Making Pasta by Hand
Making pasta is a little like culinary alchemy. With a minimum of mixing, kneading, and shaping, the simplest of ingredients -- flour, water, oil, salt, and eggs -- are transformed into edible gold. Homemade pasta is easy to prepare, whether by hand or with a simple pasta machine available at most cookware stores.
Why make your own pasta if you can purchase it ready made? You can taste the difference. The result is more tender and delicate than packaged pasta, and will more fully absorb whatever sauce coats it. However, a quality purchased fresh or dried pasta can be almost as good as the pasta you prepare from scratch.
In the following steps you’ll learn to make delicate narrow and wide ribbons, wrappers for stuffing manicotti and cannelloni, the little bundles known as ravioli and tortellini, and broad sheets for layered lasagne. You’ll also discover the secrets to hand-shaping bow tie-shaped farfalle, the little cups called orecchiette, and more. For all of these and for any dish that calls for homemade pasta, use our basic recipes. The recipe is so simple that after the first few times you prepare it you probably won’t even need to refer to it. Or, use purchased fresh pasta, available in the refrigerated case of many supermarkets.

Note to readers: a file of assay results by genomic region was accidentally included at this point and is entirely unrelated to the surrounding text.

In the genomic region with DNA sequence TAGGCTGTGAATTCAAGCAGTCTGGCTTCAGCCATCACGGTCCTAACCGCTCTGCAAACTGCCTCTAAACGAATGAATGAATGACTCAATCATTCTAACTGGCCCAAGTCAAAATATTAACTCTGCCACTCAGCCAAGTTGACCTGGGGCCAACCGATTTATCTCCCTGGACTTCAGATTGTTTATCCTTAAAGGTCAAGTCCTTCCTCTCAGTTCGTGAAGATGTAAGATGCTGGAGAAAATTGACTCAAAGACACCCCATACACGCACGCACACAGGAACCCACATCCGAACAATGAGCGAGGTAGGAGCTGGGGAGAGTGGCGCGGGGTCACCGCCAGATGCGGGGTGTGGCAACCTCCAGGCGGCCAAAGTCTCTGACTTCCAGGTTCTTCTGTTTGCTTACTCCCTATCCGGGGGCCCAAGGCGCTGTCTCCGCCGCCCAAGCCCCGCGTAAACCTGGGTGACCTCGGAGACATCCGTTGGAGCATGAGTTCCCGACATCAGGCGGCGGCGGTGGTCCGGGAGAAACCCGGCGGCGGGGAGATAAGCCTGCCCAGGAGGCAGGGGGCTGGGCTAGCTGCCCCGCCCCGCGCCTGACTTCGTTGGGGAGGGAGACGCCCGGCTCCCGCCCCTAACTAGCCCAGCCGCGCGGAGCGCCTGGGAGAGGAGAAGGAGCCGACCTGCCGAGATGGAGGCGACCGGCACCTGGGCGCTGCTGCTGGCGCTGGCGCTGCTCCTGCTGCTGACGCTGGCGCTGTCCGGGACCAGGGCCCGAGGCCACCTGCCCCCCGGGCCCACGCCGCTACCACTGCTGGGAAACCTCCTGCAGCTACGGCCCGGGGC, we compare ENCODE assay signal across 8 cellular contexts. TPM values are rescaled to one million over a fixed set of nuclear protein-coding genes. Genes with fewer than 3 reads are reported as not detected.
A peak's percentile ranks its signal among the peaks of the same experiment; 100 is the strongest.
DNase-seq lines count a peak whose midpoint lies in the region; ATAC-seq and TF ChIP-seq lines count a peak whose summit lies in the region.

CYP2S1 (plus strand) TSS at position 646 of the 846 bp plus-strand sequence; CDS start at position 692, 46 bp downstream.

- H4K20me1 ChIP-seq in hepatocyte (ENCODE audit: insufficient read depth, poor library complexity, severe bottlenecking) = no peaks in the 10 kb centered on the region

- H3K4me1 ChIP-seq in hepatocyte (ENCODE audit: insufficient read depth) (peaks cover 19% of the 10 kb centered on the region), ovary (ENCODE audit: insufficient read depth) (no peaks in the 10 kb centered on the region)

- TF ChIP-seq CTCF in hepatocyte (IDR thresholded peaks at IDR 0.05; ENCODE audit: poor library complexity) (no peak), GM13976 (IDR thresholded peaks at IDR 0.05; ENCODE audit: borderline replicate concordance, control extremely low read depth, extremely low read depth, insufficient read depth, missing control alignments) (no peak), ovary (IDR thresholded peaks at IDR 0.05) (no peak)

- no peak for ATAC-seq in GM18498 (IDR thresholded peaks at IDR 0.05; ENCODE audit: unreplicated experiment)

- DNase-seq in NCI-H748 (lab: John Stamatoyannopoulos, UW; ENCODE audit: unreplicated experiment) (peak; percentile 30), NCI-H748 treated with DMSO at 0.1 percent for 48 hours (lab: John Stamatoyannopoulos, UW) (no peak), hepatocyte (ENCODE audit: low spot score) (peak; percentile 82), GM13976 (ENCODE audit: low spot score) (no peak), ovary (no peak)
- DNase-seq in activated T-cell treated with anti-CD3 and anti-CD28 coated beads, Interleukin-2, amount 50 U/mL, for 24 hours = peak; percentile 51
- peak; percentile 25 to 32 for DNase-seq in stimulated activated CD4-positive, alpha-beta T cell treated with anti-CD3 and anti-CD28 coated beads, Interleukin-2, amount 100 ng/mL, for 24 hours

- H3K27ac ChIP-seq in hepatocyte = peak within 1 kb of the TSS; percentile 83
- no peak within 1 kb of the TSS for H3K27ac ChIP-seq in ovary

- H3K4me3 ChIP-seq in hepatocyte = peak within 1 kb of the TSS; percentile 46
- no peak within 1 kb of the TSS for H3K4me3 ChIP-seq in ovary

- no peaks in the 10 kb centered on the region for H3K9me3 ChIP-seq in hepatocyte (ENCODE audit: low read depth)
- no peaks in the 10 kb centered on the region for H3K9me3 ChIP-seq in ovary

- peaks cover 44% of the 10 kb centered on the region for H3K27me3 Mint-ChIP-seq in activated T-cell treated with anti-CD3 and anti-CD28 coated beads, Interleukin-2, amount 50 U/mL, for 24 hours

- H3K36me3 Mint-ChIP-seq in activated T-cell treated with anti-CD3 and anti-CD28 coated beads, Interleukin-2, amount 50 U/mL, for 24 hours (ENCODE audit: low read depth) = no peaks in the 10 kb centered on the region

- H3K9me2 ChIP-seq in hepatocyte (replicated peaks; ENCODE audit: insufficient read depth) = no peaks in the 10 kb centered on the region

This technique demonstrates the essential steps for making pasta dough completely by hand. Other of our related techniques describe how to mix pasta dough with a food processor, and the proper way to knead and roll the dough with a hand-cranked pasta maker that clamps onto a kitchen counter or table. Still other related techniques detail how to cut and shape pasta dough and how to identify and use the myriad dry pasta shapes available. Even the best pasta, whether fresh or dried, can be ruined if improperly cooked. Our steps for cooking pasta explain this elementary but critical technique. Most of our pasta recipes call for twice as much uncooked fresh pasta (homemade or purchased) as dried.
Adding Egg Mixture to Flour
Stir together flour and salt in a large mixing bowl. Make a well or depression in the center. In another bowl combine eggs, water, and oil and pour liquid into the well of the flour mixture. Mix thoroughly with a wooden spoon.
Kneading by Hand
Turn out the dough onto a lightly floured work surface. To knead, curve your fingers over the edge of the dough and pull it toward you. Then push down and away with the heel of your hand. Give the dough a quarter turn, fold toward you, and repeat the process. Cover and let rest for 10 minutes before rolling out.
Rolling the Dough
Divide the dough into recipe-sized portions, usually in fourths. Set one portion on a floured work surface. Flatten with a rolling pin to about a 1/8-inch thickness. Cover the remaining dough with a kitchen towel or plastic wrap so it won't dry out, or freeze for later use (see Storing Dough).
Rolling Dough to 1/16 Inch
Continue rolling the dough until it is 1/16-inch thick. A one-quarter portion will roll out to a square about 12x12 inches. After rolling, let the dough rest, uncovered, for 20 minutes so the surface will dry slightly.